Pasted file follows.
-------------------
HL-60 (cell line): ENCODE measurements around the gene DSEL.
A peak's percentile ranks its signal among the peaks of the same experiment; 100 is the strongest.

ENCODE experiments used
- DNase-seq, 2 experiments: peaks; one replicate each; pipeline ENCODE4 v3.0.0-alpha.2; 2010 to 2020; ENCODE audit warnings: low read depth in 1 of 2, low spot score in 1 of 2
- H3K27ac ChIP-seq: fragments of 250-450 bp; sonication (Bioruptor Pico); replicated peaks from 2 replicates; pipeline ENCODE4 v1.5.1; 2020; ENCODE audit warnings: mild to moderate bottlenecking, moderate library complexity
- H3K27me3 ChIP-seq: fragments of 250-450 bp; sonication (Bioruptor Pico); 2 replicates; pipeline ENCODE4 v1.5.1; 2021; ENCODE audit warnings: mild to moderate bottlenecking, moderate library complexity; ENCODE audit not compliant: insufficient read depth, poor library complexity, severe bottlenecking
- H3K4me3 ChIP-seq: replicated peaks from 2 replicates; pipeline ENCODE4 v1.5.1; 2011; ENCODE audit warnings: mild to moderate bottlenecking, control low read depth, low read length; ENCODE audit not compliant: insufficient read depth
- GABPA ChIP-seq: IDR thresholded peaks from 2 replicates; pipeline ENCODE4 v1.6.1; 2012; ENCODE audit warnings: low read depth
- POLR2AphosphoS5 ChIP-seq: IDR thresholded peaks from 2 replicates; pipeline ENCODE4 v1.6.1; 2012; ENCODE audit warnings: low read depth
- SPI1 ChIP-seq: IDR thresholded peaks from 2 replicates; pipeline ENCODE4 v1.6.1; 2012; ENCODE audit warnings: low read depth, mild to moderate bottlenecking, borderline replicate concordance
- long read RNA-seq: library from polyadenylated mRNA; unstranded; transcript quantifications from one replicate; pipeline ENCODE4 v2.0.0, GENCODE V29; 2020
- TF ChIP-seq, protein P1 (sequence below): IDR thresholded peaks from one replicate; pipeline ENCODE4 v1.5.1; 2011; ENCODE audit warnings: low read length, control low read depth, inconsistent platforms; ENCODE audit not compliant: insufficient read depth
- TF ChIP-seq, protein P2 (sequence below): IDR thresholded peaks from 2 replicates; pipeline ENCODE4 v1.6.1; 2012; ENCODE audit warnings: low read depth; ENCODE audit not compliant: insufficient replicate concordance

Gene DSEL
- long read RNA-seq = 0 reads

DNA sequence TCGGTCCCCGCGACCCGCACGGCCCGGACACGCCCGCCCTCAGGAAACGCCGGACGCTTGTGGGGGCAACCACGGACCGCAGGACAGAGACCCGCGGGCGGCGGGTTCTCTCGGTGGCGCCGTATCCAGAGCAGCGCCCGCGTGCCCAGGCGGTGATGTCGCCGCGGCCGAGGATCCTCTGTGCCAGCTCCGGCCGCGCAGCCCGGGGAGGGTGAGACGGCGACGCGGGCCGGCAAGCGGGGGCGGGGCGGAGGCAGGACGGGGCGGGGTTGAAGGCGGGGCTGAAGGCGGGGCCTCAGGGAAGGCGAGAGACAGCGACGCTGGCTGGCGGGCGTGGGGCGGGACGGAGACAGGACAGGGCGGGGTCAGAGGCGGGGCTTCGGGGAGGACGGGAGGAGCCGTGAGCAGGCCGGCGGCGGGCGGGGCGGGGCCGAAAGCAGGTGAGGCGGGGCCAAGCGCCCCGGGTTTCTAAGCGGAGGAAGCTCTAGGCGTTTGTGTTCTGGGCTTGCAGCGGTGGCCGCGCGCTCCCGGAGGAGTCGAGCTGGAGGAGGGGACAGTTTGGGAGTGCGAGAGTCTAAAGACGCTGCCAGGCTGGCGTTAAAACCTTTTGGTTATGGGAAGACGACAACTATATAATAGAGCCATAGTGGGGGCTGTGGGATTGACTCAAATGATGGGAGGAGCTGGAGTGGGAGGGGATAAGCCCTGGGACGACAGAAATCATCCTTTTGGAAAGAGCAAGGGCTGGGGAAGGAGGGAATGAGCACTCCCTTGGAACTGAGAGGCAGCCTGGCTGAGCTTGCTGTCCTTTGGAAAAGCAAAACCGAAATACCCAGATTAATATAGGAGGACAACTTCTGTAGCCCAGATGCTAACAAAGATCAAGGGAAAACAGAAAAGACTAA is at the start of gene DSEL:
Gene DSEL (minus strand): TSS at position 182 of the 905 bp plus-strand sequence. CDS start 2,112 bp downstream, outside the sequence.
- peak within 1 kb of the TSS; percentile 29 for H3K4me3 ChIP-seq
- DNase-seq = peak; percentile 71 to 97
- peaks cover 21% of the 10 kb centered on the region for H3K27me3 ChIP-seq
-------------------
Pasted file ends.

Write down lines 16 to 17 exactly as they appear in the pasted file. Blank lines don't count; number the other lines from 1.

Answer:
DNA sequence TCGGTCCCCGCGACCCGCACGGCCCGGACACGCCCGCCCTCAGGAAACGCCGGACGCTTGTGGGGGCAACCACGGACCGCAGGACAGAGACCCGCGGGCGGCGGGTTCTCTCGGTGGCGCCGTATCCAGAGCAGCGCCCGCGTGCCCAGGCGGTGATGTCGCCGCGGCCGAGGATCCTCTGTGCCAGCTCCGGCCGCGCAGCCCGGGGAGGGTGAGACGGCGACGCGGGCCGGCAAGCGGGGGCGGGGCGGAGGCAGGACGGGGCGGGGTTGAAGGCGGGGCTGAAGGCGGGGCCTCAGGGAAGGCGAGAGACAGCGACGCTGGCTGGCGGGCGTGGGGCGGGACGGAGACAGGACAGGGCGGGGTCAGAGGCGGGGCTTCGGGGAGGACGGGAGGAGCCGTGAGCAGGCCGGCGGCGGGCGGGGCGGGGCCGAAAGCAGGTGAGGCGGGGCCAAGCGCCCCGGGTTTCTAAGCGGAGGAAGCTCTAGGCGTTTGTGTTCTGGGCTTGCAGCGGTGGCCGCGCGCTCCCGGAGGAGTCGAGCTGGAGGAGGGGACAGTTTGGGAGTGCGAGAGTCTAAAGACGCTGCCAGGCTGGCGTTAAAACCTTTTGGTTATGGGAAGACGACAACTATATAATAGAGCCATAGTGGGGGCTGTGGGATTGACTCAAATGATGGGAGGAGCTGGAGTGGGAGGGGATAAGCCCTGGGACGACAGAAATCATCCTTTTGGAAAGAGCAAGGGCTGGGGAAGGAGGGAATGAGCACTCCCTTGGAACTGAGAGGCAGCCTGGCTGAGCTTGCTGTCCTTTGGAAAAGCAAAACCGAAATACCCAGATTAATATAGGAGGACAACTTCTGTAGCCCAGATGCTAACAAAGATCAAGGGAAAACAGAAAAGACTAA is at the start of gene DSEL:
Gene DSEL (minus strand): TSS at position 182 of the 905 bp plus-strand sequence. CDS start 2,112 bp downstream, outside the sequence.